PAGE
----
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The Life of Junko Takeda: From Undocumented Student to University History Professor

July 18, 2022

The NewsHouse


Junko Takeda office
Professor Junko Takeda stands in her office. Photo by Khin Myint.

“They tried to kick us out. But we are going to prove them wrong, together. Because you and I are one spirit, one body. Go get the job, and then come and see me.”  

Those are some of the last words Junko Takeda heard from her dying mother. 

Junko, a history professor at Syracuse University’s Maxwell School of Citizenship and Public Affairs, was narrating experiences from her academic and personal life to a group of students from different backgrounds. The audience appeared absorbed in her speech and filled with admiration for her resilience.

This was just one of the talks hosted by Junko, who recently became the first Asian-American and woman of color to be promoted to full professor within the history department.  

Junko had a determined look in her eyes. The talk was evocative and professional, yet at the same time, her speech reflected a trace of sadness and emotion. 

She talked about prejudices and behaviors that Asian-American scholars, and women of color in general, encounter in academia. She also shared her own experiences as a formerly undocumented immigrant and first-generation college student who became a scholar in the field of early modern French history.  

Takeda, now in her 40s, did not have a chance to see her mother again since she last spoke to her on the phone 15 years ago, while she was away from home on a research trip in France. 

She never even learned the exact cause of her mother’s death. Her mother died suddenly, not knowing she was terminally ill. Her mother had never regularly seen a doctor because they could not afford medical insurance. She passed away on the day of Takeda’s job interview at Syracuse University in 2006.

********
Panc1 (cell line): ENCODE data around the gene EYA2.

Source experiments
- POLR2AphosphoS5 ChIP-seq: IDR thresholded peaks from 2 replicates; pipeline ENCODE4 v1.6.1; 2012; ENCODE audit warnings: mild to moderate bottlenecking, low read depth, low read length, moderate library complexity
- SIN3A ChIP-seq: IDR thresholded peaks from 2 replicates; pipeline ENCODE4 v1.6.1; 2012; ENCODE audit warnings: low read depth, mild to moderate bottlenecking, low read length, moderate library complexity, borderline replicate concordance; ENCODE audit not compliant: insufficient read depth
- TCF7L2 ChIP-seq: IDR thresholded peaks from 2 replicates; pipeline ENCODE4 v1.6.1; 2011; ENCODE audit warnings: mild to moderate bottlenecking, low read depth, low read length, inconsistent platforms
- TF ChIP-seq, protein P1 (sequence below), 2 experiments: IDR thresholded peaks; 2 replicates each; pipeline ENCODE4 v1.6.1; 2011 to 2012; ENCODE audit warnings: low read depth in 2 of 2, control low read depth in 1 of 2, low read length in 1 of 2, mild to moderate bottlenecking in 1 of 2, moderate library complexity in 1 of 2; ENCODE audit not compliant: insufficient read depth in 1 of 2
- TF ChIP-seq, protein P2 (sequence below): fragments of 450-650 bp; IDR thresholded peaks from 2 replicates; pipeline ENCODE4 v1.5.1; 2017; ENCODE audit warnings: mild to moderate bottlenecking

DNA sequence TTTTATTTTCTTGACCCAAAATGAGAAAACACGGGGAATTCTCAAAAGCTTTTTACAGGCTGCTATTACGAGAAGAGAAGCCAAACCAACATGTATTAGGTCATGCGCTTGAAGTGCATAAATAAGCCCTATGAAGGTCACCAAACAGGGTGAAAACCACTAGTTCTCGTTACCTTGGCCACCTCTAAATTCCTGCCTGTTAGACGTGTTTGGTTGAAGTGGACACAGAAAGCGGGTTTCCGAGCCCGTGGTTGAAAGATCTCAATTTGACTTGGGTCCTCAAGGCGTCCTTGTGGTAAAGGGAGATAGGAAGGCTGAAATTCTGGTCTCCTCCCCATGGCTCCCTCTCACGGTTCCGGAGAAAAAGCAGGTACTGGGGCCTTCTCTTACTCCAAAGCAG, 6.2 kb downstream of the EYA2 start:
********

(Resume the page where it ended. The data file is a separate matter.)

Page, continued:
“I did not know when my mother died, but I knew she was already dying. She was in a coma,” Takeda said.

Her mother asked her father not to tell their daughter if something happened because she had a job interview. 

Kenichi Takeda, Junko’s father, said, “I keep my promise to my wife.” He recalled a phone conversation he had with his daughter. “Two days after my wife died, she called me when I was in the cemetery. She was like, ‘how’s Mom?’ And I told Junko she’s really OK,” he said. 

Junko’s mother’s death occurred near the end of her struggle to become a successful first-generation student, and at the beginning of her professional, academic life. 

“I was really numb at that time,” Junko said, recounting one of the saddest moments of her life. She said she had no time to mourn for the first six months because her mindset was always to take care of her parents.  

“You are a first-generation student. You carry $80,000 in medical debt because your mother died. There are things I can’t do. I have a family responsibility,” Junko said. 

Junko was born to a Japanese mother and a Korean father in Japan. Her parents came to the United States with student visas when she was 3 years old, in 1979. They were both daycare teachers and looked for a better life and more opportunities for their daughter. After their student visas expired and their employers declined to help them obtain H1 visas, they became undocumented.

“It was a lot of emotional and psychological trauma,” Junko said, referring to the deportation orders her family received from the court in those looming years. 

She said her family’s immigration lawyer encouraged her to get good grades in school so that he could say she was a good student at their deportation hearings. 

“I felt responsible that I had to get ‘A’ not to get deported. I don’t think that was what the lawyer meant. But the way a little kid interprets that is, it was my responsibility. I have to save my family,” Junko said.